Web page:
You are here

ACM meeting statement, Meeting 7, 1-2 February 2018

Advisory Committee on Medicines

22 March 2018

Section A: Submissions for registration

The committee's advice was sought on nine new pre-market applications for prescription medicines. The applications (table below) included five associated with Type A – new Chemical/Biological entities or a Biosimilar and 4 associated with Type C – extension and indications.

Number of applications Application Type Main consideration by ACM (among other items)
5 Type A - New Chemical /Biological Entity/Biosimilar For general consideration
4 Type C - Extension of indication For consideration of broader indication with or without substantiating supportive evidence.

Further details of the ACM discussions and advice associated with pre-market items are released within the Australian Public Assessment Reports (AusPars) for each new active. Please note that there is a delay from when an application was considered at ACM, and the publication of the AusPar. Browse all AusPARs.

Section B: Pharmacovigilance – Section B: Pharmacovigilance

Two pharmacovigilance items were referred to the committee for its advice.

Modified release paracetamol and overdose

The ACM was asked to provide advice on the safety of modified release paracetamol products, following a recent reconsideration of the medicine in Europe.

Paracetamol 665 mg in modified release formulations is available under several brand names with approved indications including relief from persistent pain for up to 8 hours and relief of persistent pain associated with osteoarthritis and muscular aches and pains such as backache. The standard dose of modified release paracetamol is two tablets three times daily. This dosing is more convenient that standard immediate-release paracetamol 500 mg products, which require four times daily dosing.[1]

Paracetamol (including all strengths and formulations) is involved in

a large proportion of accidental paediatric exposures and deliberate self-poisoning cases and is the leading pharmaceutical agent responsible for calls to Poisons Information Centres in Australia and New Zealand. Paracetamol is also the single most commonly taken drug in overdoses that lead to hospital presentation and admission. Hepatic failure and death are uncommon outcomes, although paracetamol remains the most important single cause of acute fulminant hepatic failure in Western countries.[2]

The ACM considered a recent recommendation of the European Medicines Agency (EMA) Pharmacovigilance Risk Assessment Committee (PRAC)[3] to suspend modified release paracetamol from marketing as the benefit-risk balance of modified release paracetamol is no longer favourable. The advantages of a longer-acting product did not outweigh the complications of managing an overdose of the medicine. Treating physicians may not know whether an overdose of paracetamol involves immediate-release or modified release product, making it difficult to manage the overdose. The PRAC could not identify sufficient means to minimise the risk to patients, or a feasible and standardised way to adapt the management of paracetamol overdose across Europe to allow for treatment of cases that involve modified release paracetamol preparations.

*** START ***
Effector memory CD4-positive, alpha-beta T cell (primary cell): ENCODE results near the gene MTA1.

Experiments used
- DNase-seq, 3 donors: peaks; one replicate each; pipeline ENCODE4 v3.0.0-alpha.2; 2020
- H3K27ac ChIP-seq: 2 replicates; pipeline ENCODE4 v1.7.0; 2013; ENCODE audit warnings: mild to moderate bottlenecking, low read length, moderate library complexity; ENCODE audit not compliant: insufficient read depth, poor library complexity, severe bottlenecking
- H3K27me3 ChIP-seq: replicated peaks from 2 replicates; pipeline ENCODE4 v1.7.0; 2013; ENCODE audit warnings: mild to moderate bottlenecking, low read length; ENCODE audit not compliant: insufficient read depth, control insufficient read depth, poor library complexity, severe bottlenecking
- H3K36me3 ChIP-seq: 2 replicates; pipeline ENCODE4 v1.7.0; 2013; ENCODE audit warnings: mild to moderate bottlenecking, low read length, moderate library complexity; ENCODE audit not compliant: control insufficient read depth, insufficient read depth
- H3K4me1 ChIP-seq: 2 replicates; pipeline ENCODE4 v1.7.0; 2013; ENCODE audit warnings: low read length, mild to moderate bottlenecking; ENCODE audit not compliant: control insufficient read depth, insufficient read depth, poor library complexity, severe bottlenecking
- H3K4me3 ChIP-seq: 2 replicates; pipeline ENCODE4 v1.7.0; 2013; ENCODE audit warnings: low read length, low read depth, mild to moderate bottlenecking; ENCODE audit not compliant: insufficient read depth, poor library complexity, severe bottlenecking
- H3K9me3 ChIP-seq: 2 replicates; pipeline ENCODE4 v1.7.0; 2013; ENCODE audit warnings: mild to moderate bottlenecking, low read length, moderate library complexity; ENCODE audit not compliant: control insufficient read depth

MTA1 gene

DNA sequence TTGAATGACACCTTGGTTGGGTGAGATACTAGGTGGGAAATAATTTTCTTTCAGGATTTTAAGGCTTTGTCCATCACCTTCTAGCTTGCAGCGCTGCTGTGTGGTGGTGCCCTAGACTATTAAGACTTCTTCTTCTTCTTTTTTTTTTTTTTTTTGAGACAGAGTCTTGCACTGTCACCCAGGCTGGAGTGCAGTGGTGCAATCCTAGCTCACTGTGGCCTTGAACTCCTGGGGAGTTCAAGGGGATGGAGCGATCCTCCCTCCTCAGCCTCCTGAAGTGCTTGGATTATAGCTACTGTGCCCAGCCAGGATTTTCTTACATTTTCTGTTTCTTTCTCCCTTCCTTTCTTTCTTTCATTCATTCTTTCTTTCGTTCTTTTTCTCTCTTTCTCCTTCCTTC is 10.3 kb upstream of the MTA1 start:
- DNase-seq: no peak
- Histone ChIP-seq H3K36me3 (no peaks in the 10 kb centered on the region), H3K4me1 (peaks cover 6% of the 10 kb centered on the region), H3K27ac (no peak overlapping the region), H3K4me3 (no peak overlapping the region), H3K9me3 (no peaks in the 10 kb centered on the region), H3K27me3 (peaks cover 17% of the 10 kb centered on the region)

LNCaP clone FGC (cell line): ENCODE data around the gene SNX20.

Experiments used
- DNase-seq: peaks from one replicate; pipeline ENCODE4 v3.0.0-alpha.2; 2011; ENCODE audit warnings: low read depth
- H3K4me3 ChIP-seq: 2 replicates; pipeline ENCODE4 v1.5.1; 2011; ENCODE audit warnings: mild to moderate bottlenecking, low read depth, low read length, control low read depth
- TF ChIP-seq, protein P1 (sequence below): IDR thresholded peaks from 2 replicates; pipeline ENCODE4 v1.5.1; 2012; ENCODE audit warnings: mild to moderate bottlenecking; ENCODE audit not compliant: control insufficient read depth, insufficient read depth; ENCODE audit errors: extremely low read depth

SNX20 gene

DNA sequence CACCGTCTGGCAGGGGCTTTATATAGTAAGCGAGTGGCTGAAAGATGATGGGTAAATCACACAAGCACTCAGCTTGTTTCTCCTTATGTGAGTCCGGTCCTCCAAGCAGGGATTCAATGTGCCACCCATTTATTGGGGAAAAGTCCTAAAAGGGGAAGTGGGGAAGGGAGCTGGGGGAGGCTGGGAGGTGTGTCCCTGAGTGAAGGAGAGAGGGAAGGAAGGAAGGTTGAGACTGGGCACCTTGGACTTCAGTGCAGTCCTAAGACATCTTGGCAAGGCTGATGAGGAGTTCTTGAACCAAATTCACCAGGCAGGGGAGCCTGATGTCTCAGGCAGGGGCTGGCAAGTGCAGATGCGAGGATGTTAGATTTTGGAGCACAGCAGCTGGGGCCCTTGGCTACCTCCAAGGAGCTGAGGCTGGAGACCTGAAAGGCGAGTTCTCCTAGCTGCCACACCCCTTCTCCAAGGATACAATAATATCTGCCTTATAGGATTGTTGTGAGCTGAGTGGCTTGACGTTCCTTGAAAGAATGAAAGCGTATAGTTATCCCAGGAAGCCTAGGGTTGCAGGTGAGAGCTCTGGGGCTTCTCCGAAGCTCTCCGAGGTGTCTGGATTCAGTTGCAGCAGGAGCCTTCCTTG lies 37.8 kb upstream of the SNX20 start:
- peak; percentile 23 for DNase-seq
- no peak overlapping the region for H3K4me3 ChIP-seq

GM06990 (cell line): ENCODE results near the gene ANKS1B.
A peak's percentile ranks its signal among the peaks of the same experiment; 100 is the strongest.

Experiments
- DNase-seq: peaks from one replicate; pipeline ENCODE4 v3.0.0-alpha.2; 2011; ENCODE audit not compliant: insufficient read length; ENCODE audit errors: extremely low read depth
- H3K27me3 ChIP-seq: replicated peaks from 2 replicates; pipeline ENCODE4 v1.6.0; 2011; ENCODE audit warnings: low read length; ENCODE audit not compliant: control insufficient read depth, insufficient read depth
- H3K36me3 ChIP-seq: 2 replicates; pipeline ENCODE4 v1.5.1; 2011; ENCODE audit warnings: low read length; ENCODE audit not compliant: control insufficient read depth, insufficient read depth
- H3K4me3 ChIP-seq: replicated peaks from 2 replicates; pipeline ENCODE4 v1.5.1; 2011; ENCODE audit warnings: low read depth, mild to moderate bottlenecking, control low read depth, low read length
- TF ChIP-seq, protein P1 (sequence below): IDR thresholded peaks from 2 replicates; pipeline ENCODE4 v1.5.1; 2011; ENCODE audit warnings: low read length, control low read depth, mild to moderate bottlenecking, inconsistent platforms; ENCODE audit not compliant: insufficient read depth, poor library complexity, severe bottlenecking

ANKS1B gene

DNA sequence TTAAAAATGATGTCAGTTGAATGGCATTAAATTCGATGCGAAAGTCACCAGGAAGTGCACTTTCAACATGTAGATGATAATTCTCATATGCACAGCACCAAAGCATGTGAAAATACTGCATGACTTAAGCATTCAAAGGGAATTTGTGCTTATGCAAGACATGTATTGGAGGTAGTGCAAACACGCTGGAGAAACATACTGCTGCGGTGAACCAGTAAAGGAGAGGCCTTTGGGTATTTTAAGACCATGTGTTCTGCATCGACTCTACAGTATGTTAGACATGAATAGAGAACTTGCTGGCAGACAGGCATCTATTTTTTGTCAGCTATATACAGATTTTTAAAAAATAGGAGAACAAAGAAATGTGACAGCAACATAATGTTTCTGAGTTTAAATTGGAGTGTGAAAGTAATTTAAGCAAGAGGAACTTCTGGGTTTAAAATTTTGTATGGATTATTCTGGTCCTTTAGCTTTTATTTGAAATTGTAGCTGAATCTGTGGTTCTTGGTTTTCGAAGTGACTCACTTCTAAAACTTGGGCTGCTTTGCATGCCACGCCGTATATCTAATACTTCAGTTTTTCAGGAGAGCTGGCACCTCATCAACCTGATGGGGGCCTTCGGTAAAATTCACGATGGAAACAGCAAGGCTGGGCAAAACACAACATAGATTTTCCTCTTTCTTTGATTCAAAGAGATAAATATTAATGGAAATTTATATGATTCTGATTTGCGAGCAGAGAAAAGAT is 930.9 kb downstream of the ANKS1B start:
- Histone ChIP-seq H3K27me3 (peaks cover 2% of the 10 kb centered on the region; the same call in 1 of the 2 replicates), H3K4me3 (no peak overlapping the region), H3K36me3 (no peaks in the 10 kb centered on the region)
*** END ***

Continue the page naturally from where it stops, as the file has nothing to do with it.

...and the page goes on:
The committee noted that the PRAC report had identified 319 spontaneous adverse event reports of overdose. Of these 319 cases, almost all were from Sweden (67%) and Australia (31%). The majority of patients recovered or improved while 2 patients needed liver transplants. There were 5 fatal cases reported out of the 319 cases.

The committee noted an Australian study[4] that has confirmed several features of modified release paracetamol overdose that make patient management difficult: toxic levels requiring administration of acetylcysteine (the antidote) subsequent to two non-toxic levels of paracetamol (which would usually permit discontinuation of the antidote); double paracetamol peaks; and the need to extend use of the antidote beyond the standard 21 hours.

Based on the information available to the committee on efficacy and also on safety in overdose, the benefit to risk ratio of modified release paracetamol may be marginal.

The ACM discussed regulatory mechanisms for minimising the risks associated with overdose. Possible options include:

  • possible up-scheduling in the Poisons Standard
  • reduction in non-prescription pack size as evidence from the United Kingdom[5] suggests that reduction in paracetamol pack size is associated with a fall in the incidence of overdose
  • changes to product information to align with current guidelines on overdose management, noting that revised guidelines on the treatment of overdose are anticipated
  • education and communication on pain management generally, including appropriate use of paracetamol and non-steroidal anti-inflammatory drugs (NSAIDs).

A potential benefit expected from the availability of modified release paracetamol was to reduce the use of NSAIDs and opiate analgesics. The committee was not aware of evidence that demonstrated a reduction in NSAID and opiate use since the introduction of modified release paracetamol in Australia or internationally.

Medicines containing ethinylestradiol 35 microgram and cyproterone acetate 2 mg, and off-label prescribing and risk of venous thromboembolism

The ACM was asked to provide advice on the safe prescribing of ethinylestradiol/cyproterone tablets, particularly when prescribed off-label, following recent media interest in this issue.

Tablets containing the fixed combination of ethinylestradiol 35 microgram and cyproterone acetate 2 mg have been available in Australia since 1992. There are several brand names for the medicine. This prescription-only medicine is approved to treat the signs of androgenisation in women, such as severe acne or hirsutism (excessive body hair). The ingredients also provide effective oral contraception; however, the medicine is not approved as an oral contraceptive in the absence of the need to treat signs of androgenisation.